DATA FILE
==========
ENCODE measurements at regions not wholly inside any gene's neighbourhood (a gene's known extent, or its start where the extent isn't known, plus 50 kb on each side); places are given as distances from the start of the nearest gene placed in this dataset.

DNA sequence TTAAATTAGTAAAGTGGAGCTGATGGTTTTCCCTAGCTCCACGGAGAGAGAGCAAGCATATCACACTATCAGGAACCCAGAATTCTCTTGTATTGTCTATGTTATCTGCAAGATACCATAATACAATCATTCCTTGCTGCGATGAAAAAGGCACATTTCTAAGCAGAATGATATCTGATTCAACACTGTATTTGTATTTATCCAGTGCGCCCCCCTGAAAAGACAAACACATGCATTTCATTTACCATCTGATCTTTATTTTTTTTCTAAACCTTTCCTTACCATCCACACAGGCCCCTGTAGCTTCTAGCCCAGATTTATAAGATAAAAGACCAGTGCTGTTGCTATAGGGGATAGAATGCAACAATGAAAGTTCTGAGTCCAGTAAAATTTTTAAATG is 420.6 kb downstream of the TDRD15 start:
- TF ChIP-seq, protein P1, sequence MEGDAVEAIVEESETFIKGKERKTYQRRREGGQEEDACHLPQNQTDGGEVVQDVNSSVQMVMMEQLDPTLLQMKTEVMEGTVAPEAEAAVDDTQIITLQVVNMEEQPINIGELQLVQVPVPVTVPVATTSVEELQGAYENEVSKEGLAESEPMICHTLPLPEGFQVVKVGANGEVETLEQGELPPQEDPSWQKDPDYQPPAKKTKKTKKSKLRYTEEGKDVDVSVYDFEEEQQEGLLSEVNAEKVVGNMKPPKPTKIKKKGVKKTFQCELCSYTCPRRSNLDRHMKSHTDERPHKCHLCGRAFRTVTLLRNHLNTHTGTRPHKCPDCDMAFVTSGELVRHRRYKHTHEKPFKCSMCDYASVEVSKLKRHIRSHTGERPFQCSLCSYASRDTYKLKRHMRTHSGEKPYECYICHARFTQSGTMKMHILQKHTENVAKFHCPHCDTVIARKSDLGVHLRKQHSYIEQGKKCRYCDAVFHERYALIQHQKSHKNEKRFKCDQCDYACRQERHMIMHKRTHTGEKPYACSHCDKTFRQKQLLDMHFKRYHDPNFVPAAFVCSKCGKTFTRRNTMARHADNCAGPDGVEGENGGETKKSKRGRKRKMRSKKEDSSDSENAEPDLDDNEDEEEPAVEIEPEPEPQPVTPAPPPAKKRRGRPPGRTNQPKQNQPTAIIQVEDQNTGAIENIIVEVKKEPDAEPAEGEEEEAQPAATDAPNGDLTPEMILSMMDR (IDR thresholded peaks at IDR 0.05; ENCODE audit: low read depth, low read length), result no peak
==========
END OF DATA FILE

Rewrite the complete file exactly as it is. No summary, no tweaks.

ENCODE measurements at regions not wholly inside any gene's neighbourhood (a gene's known extent, or its start where the extent isn't known, plus 50 kb on each side); places are given as distances from the start of the nearest gene placed in this dataset.

DNA sequence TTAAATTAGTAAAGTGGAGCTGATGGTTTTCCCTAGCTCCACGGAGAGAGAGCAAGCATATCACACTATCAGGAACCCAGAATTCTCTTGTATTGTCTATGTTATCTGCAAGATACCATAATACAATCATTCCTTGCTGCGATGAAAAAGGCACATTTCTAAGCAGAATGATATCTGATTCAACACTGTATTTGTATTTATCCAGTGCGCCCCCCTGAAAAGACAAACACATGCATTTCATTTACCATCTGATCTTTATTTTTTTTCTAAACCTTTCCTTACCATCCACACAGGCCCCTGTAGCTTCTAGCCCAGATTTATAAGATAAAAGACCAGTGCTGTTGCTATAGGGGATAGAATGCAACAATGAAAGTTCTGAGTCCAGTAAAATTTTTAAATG is 420.6 kb downstream of the TDRD15 start:
- TF ChIP-seq, protein P1, sequence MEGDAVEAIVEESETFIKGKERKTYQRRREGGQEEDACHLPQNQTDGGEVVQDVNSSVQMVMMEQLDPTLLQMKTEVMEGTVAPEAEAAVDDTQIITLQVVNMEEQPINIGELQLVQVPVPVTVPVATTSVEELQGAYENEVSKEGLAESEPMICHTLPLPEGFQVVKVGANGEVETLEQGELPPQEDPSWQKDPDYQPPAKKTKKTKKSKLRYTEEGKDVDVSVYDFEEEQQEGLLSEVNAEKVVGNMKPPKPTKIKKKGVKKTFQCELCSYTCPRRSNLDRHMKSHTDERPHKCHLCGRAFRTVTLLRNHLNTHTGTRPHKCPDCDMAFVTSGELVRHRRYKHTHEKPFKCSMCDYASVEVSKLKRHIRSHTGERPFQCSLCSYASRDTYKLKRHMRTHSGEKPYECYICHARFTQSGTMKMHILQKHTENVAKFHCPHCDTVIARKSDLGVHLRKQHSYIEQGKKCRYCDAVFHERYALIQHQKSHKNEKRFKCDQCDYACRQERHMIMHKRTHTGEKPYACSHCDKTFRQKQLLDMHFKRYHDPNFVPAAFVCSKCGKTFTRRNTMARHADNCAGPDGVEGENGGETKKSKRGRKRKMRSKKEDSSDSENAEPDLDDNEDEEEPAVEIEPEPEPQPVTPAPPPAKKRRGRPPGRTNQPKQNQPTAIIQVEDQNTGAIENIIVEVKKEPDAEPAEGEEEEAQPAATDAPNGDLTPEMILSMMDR (IDR thresholded peaks at IDR 0.05; ENCODE audit: low read depth, low read length), result no peak